Home / News / Nkamba out, Mashiteng in: Kholwane rings the changes

Nkamba out, Mashiteng in: Kholwane rings the changes

On Monday this week, MEC for finance economic development and tourism, unveiled a new head for the provincial treasury to replace embattled Nombedesho Nkamba who was forced out of the department in October.

In a statement released by the department of provincial treasury announced that MEC for finance and economic development and tourism, Skhumbuzo Kholwane appointed Gugu Mashiteng, as the acting head of provincial treasury.

Mashiteng was the chief financial officer in the department of education.

“The Acting Head Official, Ms Mashiteng will lead an equally motivated team to continue providing expert guidance to departments, public entities and municipalities on resource management and financial governance amongst other responsibilities,” said departmental spokesperson, Letshela Jonas.

Little is known about Mashiteng, however, she is not new in the provincial treasury and that she once worked in that department and was recruited to the department of education buy then MEC Mathulare Coleman. 

When Kholwane presented the province’s provincial adjustment budget speech last month, Nkamba was conspicuous by her absence.

“Currently, she’s on sick leave until the 14th December, that’s why she’s not here,” said Kholwane at the time. 

Ironically, Nkamba has been achieving clean audits for her department, but that was not enough to save her from the wrath of the militant trade union, National Health and Allied Workers Union (NEHAWU).

The trade union handed over a memorandum to Mpumalanga premier’s office in which they are making damning allegations against her, particularly her role in the R70 million Mandela Memorial scandal.

It is unclear what the allegations against Nkamba are in this regard, however, an investigation by Ziwaphi found that former director-general, Nonhlanhla Mkhize, personally issued several instructions to Standard Bank to make payments of over R40 million to Carol Bouwer’s company between December 2013 and January 2014.

“You are authorized to transfer R21 416 484.60 (Twenty One Million Four Hundred and Sixteen Thousand Four Hundred and Eighty Four Rand Sixty Cents Only),” reads one of three letters dated 12 December 2013.

Six days later, another letter directed the bank to transfer R18 379 773.40 to the bank account of Carol Bouwer Productions, thus completing the payment of R39 796 258.00.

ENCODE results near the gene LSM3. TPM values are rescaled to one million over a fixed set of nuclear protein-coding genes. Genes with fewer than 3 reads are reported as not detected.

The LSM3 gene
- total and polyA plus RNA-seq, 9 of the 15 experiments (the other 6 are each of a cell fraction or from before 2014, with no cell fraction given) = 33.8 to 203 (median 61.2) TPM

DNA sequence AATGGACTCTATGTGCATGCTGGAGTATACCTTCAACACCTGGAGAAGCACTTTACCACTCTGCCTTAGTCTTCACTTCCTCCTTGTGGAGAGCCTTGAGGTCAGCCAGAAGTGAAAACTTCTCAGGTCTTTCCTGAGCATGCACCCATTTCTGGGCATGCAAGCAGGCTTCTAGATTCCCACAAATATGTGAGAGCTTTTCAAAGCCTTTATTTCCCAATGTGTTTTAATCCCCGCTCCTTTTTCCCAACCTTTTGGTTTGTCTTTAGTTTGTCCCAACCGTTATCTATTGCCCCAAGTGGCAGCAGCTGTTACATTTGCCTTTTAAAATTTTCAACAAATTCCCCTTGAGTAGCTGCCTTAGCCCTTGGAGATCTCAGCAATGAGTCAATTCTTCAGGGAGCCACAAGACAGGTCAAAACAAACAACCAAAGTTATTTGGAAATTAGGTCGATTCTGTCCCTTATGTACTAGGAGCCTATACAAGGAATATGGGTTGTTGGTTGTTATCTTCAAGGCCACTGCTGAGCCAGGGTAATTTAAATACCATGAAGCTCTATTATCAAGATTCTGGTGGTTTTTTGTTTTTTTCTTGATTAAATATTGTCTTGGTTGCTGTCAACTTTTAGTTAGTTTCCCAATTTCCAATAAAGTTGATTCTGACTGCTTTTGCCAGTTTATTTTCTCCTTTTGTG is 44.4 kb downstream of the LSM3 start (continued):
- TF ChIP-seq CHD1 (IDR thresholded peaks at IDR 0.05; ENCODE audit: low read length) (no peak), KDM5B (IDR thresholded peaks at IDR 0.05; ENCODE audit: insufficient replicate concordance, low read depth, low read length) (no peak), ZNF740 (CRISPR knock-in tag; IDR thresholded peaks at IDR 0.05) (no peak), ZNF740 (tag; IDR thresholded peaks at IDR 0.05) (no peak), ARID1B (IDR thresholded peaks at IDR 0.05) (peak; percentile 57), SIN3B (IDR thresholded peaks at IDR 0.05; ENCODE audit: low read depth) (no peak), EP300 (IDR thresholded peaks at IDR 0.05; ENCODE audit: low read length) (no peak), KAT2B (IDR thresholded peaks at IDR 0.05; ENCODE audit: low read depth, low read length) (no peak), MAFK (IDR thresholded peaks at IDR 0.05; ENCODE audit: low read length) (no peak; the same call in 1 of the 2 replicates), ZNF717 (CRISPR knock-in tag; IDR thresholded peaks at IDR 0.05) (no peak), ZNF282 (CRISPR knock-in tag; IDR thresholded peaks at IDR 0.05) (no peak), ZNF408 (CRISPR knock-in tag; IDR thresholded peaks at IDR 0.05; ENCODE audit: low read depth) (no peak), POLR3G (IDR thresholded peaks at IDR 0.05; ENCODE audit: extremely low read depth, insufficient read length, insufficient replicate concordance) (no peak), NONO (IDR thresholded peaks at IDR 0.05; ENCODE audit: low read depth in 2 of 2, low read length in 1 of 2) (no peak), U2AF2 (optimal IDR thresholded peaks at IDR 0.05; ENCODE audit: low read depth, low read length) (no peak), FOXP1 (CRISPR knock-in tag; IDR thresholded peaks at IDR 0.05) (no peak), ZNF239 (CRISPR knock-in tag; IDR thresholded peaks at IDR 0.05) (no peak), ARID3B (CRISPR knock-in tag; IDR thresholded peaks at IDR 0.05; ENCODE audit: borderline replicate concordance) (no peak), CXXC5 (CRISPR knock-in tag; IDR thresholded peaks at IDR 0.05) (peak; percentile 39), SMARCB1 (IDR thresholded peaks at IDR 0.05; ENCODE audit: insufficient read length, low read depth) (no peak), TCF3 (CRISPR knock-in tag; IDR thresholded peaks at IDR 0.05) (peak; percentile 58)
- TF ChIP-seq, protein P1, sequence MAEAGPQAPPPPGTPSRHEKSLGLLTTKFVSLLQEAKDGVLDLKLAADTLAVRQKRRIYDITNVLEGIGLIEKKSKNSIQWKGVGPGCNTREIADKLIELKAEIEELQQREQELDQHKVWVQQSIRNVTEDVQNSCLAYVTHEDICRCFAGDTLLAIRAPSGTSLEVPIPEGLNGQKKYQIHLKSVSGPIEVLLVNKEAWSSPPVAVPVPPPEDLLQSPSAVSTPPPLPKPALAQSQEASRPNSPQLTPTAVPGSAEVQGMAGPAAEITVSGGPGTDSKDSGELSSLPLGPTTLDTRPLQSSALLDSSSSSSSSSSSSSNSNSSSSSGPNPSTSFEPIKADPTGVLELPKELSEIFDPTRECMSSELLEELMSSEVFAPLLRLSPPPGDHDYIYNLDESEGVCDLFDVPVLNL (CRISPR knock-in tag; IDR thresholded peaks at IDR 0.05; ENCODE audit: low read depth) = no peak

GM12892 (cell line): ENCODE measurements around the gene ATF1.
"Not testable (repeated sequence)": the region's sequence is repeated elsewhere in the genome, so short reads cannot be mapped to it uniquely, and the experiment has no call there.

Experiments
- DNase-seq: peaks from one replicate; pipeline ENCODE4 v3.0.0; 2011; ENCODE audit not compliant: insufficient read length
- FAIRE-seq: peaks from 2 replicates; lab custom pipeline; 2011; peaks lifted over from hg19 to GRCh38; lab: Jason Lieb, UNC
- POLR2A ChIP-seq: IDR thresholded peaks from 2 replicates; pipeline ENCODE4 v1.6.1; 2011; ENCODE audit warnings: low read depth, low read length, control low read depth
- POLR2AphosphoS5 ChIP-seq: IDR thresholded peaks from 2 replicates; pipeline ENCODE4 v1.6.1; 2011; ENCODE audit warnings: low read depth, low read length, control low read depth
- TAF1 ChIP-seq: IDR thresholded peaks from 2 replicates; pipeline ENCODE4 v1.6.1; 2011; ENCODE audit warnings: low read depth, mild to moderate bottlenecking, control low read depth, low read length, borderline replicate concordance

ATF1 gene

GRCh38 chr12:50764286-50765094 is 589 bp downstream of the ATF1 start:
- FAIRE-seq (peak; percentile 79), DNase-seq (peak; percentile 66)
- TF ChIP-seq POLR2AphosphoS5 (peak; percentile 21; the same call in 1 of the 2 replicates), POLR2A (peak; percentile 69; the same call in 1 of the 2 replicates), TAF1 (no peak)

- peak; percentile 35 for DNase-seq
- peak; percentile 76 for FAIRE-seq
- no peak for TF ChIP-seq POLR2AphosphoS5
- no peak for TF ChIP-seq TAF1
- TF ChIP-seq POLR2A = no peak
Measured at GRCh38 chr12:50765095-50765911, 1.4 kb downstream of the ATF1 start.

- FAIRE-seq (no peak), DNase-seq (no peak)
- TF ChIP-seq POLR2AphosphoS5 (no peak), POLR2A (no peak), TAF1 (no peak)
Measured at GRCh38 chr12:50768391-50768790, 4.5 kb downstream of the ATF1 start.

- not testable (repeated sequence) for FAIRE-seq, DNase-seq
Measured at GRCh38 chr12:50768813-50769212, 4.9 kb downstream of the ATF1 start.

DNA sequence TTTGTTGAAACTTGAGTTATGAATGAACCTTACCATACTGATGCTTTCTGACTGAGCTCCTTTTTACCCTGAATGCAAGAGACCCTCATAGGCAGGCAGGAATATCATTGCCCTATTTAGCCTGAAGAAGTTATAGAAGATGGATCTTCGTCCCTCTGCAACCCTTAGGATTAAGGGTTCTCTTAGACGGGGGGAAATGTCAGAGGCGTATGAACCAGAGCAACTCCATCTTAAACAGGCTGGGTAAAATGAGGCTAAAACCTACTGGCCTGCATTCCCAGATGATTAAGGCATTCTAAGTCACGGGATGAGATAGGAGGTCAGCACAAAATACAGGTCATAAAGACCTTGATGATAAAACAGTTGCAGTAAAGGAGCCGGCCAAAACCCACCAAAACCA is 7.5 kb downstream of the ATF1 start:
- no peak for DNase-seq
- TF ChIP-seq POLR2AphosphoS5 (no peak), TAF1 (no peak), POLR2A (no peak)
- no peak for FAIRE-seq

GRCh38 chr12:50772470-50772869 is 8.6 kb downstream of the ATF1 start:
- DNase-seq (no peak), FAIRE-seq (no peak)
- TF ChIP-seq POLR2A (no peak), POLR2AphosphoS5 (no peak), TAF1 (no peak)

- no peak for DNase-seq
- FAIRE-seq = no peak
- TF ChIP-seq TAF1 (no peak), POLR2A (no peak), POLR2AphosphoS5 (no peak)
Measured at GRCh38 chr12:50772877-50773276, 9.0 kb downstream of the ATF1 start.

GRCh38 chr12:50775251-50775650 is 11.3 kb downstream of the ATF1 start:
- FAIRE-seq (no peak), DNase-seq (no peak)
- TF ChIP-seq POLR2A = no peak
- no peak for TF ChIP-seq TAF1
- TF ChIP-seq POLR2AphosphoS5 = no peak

In a report dated 11 December 2013 from Carol Bouwer, she states that she, in fact needed less money than the R39,7 million.

“Further to the discussions held regarding the cancellation of the last two events due to bad weather predicted, we have done our best to negotiate with suppliers for reduced cancellation fees and where possible non payment at all,” reads the report titled “Renegotiated Quote”. 

In January 2014, however, almost out of the blue, another letter was issued directing Standard Bank to pay R4 500 000.

This was accompanied by an invoice titled “Contingency”, this was despite that the R39,7 million included contingency costs amounting to R3 484 935.00. 

Mkhize fell out of favour with former premier Mabuza and left the Mpumalanga provincial government unceremoniously before the expiry of her five-year term.

In 2017, Mabuza, told the Mpumalanga provincial legislature that the Public Protector was investigating the alleged corruption linked to the payments, but at the time of publishing, the Public Protector’s office had not responded to written questions.

Spokesperson for the Public Protector cited load shedding as the reason they could not get a comprehensive response to the Ziwaphi enquiry.

Another allegation against Nkamba was that she did not have a security clearance, which is a requirement for all senior government officials.

On this allegation, Mkhize said that Nkamba had a security clearance, however, an investigation by Ziwaphi discovered that she in fact underwent a “suitability assessment” which is performed on all candidates shortlisted for a post, whether they are get appointed or not.

According to the Department of Public Service and Administration (DPSA), heads of department must, individually, undergo an intensive security vetting process, in addition to the suitability checks that Mkhize was referring to.

“Departments are required to conduct personnel suitability checks for all shortlisted candidates, which cover criminal record checks, citizenship verification, financial/ asset record checks, qualification/ study verification, and previous employment verification.

“Once an individual has been appointed, he/she must be subjected to security clearance in accordance with public service regulations, which require security clearance be undertaken only where the duties attached to the post necessitate it,” said department of public service administration (DPSA) spokesperson, Dumisani Nkwamba at the time.

When Nkamba’s security clearance matter first came to the fore in 2015, she failed to confirm or deny that she has a security clearance.

“I’m in a meeting,” she said in an SMS response.

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